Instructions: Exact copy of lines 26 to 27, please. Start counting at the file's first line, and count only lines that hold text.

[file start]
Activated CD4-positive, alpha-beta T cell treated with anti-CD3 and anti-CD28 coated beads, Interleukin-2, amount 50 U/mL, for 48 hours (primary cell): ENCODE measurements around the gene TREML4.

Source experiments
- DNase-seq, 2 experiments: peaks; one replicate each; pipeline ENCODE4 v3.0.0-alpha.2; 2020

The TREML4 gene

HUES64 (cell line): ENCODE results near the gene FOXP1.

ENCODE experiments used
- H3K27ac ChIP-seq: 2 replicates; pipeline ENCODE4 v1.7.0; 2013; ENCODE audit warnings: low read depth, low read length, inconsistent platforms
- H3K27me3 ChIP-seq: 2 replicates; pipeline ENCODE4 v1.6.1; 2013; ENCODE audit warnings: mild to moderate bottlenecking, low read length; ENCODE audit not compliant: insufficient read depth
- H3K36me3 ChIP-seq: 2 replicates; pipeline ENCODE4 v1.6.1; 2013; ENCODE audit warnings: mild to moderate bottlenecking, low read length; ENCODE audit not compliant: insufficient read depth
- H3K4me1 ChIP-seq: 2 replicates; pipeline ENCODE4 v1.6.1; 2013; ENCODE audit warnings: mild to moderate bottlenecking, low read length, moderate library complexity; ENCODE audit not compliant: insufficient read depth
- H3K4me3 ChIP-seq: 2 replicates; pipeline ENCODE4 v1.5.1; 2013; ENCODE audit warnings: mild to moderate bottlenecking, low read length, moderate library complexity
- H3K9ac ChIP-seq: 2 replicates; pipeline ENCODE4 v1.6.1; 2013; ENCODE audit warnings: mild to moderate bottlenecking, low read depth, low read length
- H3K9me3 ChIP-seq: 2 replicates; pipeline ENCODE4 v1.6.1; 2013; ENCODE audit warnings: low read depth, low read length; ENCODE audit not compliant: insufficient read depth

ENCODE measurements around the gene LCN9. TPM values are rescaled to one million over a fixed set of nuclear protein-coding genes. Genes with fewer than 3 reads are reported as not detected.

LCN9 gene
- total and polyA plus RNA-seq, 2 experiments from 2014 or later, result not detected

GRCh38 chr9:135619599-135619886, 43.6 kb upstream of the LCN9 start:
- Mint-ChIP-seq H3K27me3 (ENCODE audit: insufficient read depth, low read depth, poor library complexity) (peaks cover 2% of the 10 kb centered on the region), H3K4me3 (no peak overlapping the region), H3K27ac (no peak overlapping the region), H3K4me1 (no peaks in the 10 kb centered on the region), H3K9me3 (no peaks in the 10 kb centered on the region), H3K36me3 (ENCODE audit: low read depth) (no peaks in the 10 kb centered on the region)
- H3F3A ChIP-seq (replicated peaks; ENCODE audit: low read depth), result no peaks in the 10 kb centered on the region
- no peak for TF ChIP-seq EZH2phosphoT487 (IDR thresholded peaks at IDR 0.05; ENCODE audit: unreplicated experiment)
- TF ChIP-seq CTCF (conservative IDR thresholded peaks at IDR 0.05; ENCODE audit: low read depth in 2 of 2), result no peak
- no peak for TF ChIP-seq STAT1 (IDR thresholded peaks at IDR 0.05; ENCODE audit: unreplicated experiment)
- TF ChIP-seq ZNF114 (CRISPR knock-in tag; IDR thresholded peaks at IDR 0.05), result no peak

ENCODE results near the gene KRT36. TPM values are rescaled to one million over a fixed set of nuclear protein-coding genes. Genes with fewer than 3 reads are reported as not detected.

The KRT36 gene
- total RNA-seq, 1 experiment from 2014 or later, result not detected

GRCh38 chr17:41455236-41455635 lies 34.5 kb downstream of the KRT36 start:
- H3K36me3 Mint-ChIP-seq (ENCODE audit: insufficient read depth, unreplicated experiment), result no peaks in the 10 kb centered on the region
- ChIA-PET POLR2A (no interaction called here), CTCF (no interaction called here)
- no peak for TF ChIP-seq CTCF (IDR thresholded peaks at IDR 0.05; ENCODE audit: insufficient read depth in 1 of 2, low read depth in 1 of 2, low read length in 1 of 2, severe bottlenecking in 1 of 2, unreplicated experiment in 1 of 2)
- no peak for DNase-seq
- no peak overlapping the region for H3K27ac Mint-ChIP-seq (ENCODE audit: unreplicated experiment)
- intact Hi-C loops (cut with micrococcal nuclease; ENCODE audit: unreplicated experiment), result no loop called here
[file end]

- total RNA-seq, 1 experiment from 2014 or later, result not detected

GRCh38 chr17:41455236-41455635 lies 34.5 kb downstream of the KRT36 start: